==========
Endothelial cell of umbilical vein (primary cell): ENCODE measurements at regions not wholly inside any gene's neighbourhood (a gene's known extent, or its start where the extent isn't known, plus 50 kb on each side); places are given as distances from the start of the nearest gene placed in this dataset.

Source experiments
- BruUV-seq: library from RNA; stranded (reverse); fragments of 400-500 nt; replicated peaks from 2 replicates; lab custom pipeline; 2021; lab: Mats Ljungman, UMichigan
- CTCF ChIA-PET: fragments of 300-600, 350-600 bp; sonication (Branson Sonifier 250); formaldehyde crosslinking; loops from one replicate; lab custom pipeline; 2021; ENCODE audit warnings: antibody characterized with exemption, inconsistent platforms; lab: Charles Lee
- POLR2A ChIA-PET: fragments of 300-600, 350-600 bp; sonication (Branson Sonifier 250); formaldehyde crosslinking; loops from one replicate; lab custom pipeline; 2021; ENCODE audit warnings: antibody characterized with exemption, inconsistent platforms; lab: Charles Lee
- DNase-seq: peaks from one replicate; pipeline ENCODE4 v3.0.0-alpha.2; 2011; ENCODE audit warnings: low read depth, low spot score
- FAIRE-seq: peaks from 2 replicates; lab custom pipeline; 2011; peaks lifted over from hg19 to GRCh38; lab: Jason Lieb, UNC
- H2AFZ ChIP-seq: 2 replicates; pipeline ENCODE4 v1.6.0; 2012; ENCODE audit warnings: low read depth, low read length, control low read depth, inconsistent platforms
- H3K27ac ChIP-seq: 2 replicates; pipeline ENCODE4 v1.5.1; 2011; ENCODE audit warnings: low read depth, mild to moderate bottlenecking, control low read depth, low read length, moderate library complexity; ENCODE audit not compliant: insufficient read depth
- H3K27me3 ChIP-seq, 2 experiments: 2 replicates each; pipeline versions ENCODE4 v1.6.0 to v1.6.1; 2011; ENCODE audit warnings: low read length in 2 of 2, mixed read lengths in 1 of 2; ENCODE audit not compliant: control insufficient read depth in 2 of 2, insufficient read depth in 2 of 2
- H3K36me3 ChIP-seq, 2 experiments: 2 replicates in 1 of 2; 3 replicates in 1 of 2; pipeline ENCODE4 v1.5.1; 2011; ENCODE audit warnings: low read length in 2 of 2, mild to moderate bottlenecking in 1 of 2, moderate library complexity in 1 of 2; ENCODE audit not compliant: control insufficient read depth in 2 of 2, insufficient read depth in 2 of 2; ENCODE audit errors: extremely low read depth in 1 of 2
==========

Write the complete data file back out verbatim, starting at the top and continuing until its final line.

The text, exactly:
Endothelial cell of umbilical vein (primary cell): ENCODE measurements at regions not wholly inside any gene's neighbourhood (a gene's known extent, or its start where the extent isn't known, plus 50 kb on each side); places are given as distances from the start of the nearest gene placed in this dataset.

Source experiments
- BruUV-seq: library from RNA; stranded (reverse); fragments of 400-500 nt; replicated peaks from 2 replicates; lab custom pipeline; 2021; lab: Mats Ljungman, UMichigan
- CTCF ChIA-PET: fragments of 300-600, 350-600 bp; sonication (Branson Sonifier 250); formaldehyde crosslinking; loops from one replicate; lab custom pipeline; 2021; ENCODE audit warnings: antibody characterized with exemption, inconsistent platforms; lab: Charles Lee
- POLR2A ChIA-PET: fragments of 300-600, 350-600 bp; sonication (Branson Sonifier 250); formaldehyde crosslinking; loops from one replicate; lab custom pipeline; 2021; ENCODE audit warnings: antibody characterized with exemption, inconsistent platforms; lab: Charles Lee
- DNase-seq: peaks from one replicate; pipeline ENCODE4 v3.0.0-alpha.2; 2011; ENCODE audit warnings: low read depth, low spot score
- FAIRE-seq: peaks from 2 replicates; lab custom pipeline; 2011; peaks lifted over from hg19 to GRCh38; lab: Jason Lieb, UNC
- H2AFZ ChIP-seq: 2 replicates; pipeline ENCODE4 v1.6.0; 2012; ENCODE audit warnings: low read depth, low read length, control low read depth, inconsistent platforms
- H3K27ac ChIP-seq: 2 replicates; pipeline ENCODE4 v1.5.1; 2011; ENCODE audit warnings: low read depth, mild to moderate bottlenecking, control low read depth, low read length, moderate library complexity; ENCODE audit not compliant: insufficient read depth
- H3K27me3 ChIP-seq, 2 experiments: 2 replicates each; pipeline versions ENCODE4 v1.6.0 to v1.6.1; 2011; ENCODE audit warnings: low read length in 2 of 2, mixed read lengths in 1 of 2; ENCODE audit not compliant: control insufficient read depth in 2 of 2, insufficient read depth in 2 of 2
- H3K36me3 ChIP-seq, 2 experiments: 2 replicates in 1 of 2; 3 replicates in 1 of 2; pipeline ENCODE4 v1.5.1; 2011; ENCODE audit warnings: low read length in 2 of 2, mild to moderate bottlenecking in 1 of 2, moderate library complexity in 1 of 2; ENCODE audit not compliant: control insufficient read depth in 2 of 2, insufficient read depth in 2 of 2; ENCODE audit errors: extremely low read depth in 1 of 2